Knights of Household                                       77

  Esquires of the Body                                       79

  Yeomen of the Crown                                        84

  A Barber for the King's most high and dread Person         86

  Henxmen                                                    88

  Master of Henxmen                                          89

  Squires of Household                                       91

  Kings of Arms, Heralds, and Pursuivants                    95

  Serjeants of Arms                                          97

  Minstrels                                                  99

  A Wayte                                                   101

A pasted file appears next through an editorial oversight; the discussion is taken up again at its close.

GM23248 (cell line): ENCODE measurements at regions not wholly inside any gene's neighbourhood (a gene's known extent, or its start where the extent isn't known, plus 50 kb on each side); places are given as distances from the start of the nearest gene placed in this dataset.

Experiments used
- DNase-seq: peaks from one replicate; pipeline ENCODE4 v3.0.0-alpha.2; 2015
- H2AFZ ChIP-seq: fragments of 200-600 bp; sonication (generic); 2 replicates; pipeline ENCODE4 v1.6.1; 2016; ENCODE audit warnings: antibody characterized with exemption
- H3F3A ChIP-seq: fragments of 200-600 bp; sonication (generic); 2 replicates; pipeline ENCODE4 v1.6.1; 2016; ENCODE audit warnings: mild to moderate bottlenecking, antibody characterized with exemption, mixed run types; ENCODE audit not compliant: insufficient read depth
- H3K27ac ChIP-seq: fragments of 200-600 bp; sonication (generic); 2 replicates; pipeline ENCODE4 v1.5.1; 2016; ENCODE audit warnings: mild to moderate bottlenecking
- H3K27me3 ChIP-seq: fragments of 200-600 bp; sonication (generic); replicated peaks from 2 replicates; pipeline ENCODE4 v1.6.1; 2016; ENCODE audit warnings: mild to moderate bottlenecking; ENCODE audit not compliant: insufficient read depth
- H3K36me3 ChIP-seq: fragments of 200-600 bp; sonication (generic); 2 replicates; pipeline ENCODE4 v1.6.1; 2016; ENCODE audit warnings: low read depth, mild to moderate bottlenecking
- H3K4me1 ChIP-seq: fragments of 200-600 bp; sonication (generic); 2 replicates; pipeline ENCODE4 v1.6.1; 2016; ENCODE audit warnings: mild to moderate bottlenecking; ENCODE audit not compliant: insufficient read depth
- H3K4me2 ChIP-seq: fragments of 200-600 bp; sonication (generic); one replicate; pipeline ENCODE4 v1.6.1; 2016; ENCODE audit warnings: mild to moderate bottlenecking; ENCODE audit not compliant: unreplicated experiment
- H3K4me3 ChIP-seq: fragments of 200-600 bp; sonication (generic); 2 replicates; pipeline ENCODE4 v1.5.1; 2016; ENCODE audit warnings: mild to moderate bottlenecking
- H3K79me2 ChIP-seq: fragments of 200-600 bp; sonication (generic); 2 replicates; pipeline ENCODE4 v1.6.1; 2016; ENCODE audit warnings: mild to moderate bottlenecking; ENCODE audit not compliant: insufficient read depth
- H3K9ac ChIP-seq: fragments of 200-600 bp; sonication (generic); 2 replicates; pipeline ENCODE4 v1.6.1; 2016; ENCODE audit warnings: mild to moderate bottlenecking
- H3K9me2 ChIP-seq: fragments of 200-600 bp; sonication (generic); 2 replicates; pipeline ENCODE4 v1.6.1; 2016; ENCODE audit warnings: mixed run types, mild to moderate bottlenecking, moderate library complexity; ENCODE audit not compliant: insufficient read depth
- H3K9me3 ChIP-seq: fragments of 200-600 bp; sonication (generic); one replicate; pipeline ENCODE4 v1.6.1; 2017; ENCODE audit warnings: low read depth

Clerk of the Crown in Chancery                            103

  Supporters, Crests, and Cognizances, of the Kings of
        England                                             104

  Regal Titles                                              109

  On the Virtues of the Royal Touch                         111

  Ceremonies for Healing, for King's Evil                   154

  Ceremonies for blessing Cramp-Rings                       164

  _Stemmata Magnatum_: Origin of the Titles of some of
        the English Nobility                                173

  English Armorial Bearings                                 201

  Origin and Derivation of remarkable Surnames              208

  _Symbola Scotica_: Mottoes, &c. of Scottish Families      213

  Dissertation on Coaches and Sedan Chairs                  269

  Dissertation on the Hammer Cloth                          304